FIG. 11 shows an exploded view of a so-called Oldham type coupler for coupling together an axle 260 whose axis is offset from another axle 264. This is made possible because of intermediate element 268 which includes perpendicularly positioned splines 270 and 272 disposed on opposite sides of a disc 274. The axle 260 is coupled to a disc 278 having a groove 280 for receiving the spline 270, and the axle 264 is likewise joined to a disc 282 having a groove 284 for receiving the spline 272. The middle element 268 of the coupler slides with respect to both the discs 278 and 282 as necessary to allow one axle, such as axle 260, to drive the other axle, such as axle 264. Use of this type coupler with the present invention would involve coupling one of the axles to the armature of a motor and the other axle to a utilization mechanism.
FIG. 12 shows another embodiment of a coupler which could be used with the present invention. This coupler includes an axle 300 coupled by way of a bracket 304 to a ring 308. Flexible and bent spokes 312 are joined at one of the rims to the inside periphery of the ring 308 and at their other ends to one end of an axle 316. The axle 300, for example, would be coupled to the armature of a motor of the present invention whereas the axle 316 would be coupled to a utilization mechanism. Because the bent spokes 312 are flexible, the axes of the axles 300 and 316 may be offset (as indicated by dotted lines 320 and 324) and yet rotation of one of the axles will cause rotation of the other axle about those axes. The spokes 312 might illustratively be made of silicon and joined to the ring 308 which could be made of a substantially rigid plastic, metal, etc.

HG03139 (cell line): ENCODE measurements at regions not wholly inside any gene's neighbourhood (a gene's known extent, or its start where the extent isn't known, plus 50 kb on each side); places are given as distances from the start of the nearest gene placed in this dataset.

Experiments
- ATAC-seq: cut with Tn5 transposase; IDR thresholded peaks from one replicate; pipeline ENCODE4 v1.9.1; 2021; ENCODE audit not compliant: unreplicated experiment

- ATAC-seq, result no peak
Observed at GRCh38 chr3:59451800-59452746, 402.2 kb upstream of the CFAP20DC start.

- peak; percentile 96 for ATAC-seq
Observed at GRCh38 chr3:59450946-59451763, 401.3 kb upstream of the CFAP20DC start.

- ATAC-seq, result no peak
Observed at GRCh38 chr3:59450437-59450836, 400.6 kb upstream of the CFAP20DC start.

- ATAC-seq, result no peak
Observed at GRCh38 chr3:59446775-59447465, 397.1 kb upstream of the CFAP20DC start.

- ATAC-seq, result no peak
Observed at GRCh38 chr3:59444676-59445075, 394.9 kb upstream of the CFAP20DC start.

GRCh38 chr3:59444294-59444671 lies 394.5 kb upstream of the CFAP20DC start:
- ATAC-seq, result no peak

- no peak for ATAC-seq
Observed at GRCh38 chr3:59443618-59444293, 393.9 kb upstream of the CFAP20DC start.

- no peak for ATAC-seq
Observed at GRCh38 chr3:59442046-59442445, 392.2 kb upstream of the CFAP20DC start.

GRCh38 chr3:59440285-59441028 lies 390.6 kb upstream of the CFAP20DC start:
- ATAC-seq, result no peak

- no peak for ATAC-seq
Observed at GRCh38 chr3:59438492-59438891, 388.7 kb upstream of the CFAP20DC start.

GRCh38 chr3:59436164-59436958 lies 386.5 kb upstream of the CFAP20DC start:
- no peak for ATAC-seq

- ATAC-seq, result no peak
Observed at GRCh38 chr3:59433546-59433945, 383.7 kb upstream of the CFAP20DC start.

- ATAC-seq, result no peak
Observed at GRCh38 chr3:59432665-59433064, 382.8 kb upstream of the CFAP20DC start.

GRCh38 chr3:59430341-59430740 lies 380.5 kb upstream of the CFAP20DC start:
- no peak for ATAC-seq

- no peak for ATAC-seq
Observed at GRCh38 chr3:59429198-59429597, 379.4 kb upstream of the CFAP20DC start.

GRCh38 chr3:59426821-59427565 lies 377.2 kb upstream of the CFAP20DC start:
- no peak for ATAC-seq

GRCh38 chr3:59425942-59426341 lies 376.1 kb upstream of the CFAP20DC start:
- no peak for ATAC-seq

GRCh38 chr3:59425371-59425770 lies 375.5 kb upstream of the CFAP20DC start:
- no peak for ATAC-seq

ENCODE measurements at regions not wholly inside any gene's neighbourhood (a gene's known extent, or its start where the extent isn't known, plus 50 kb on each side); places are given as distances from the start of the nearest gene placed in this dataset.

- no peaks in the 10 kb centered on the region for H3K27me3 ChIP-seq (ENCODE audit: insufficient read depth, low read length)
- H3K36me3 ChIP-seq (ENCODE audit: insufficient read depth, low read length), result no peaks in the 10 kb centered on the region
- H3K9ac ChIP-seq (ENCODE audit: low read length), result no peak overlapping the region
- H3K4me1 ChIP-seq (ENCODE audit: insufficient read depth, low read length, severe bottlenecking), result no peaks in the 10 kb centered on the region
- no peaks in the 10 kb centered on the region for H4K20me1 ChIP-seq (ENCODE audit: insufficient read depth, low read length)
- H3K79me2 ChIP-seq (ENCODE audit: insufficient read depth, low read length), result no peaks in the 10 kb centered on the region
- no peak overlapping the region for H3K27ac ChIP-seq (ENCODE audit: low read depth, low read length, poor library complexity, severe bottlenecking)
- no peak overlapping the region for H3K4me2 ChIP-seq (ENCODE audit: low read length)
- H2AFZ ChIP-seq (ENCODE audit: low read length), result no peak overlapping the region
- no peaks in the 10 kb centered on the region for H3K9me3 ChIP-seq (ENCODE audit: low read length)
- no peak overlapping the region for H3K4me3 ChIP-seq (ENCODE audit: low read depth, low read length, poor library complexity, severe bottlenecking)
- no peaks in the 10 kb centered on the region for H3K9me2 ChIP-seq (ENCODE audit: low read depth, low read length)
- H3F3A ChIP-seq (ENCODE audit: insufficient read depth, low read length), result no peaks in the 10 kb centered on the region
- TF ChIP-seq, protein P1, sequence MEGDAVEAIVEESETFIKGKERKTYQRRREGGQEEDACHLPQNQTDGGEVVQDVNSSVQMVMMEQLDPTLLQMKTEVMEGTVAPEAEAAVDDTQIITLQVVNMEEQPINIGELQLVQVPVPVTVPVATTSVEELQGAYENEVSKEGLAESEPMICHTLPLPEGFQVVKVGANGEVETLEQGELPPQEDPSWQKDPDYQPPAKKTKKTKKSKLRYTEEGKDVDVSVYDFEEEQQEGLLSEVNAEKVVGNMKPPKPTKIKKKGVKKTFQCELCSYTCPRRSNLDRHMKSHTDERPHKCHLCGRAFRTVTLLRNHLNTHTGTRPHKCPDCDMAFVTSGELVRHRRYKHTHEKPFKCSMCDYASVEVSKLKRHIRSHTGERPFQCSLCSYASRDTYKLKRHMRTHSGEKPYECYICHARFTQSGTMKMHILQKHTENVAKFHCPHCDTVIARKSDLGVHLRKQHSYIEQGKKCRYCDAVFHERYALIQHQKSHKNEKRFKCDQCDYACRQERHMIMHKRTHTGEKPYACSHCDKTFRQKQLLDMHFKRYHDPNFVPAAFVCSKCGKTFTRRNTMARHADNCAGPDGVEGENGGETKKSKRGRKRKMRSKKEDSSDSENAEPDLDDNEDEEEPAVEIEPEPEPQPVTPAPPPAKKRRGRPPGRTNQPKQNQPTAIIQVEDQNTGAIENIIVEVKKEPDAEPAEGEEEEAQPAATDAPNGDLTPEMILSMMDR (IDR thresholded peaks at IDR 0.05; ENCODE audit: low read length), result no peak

In the manner described above, a simple, efficient and easy to manufacture electroattractive motor is provided. The gap between the armature and stator of the motor is minimized in order to maximize the forces of attraction developed therebetween to thus maximize the torque and power that such a motor can produce. The armature rolls over the stator along a closed pathway with no abrupt changes of momentum being required. The motor construction of the present invention is especially suited to small scale components where electrostatic forces can best be utilized. Gear reduction is intrinsically achieved with the kinematics of the motor of the present invention so that no external gear reduction apparatus is required.
It is to be understood that the above-described arrangements are only illustrative of the application of the principles of the present invention. Numerous modifications and alternative arrangements may be devised by those skilled in the art without departing from the spirit and scope of the present invention and the appended claims are intended to cover such modifications and arrangements.
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|EP0565746A1 *||Apr 13, 1992||Oct 20, 1993||Stephen C. Jacobsen||Magnetic eccentric motion motor|
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|U.S. Classification||310/309, 310/308|
|Oct 3, 1988||AS||Assignment|
Owner name: SARCOS, INC., A UT CORP.,UTAH
Free format text: ASSIGNMENT OF ASSIGNORS INTEREST;ASSIGNORS:JACOBSEN, STEPHEN C.;WOOD, JOHN E.;PRICE, RICHARD H.;REEL/FRAME:004958/0735
Effective date: 19770928
|Feb 20, 1990||AS||Assignment|
Owner name: SARCOS GROUP, LIMITED PARTNERSHIP, UTAH
Free format text: ASSIGNMENT OF ASSIGNORS INTEREST.;ASSIGNOR:SARCOS INC.;REEL/FRAME:005230/0454
Effective date: 19900207
|Apr 14, 1992||AS||Assignment|
Owner name: UNIVERSITY OF UTAH RESEARCH FOUNDATION, UTAH
Free format text: ASSIGNMENT OF ASSIGNORS INTEREST.;ASSIGNOR:SARCOS GROUP;REEL/FRAME:006083/0841
Effective date: 19920306
|Nov 4, 1993||FPAY||Fee payment|
Year of fee payment: 4
|Nov 3, 1997||FPAY||Fee payment|
Year of fee payment: 8
|Nov 20, 2001||REMI||Maintenance fee reminder mailed|
|May 1, 2002||LAPS||Lapse for failure to pay maintenance fees|
|Jun 25, 2002||FP||Expired due to failure to pay maintenance fee|
Effective date: 20020501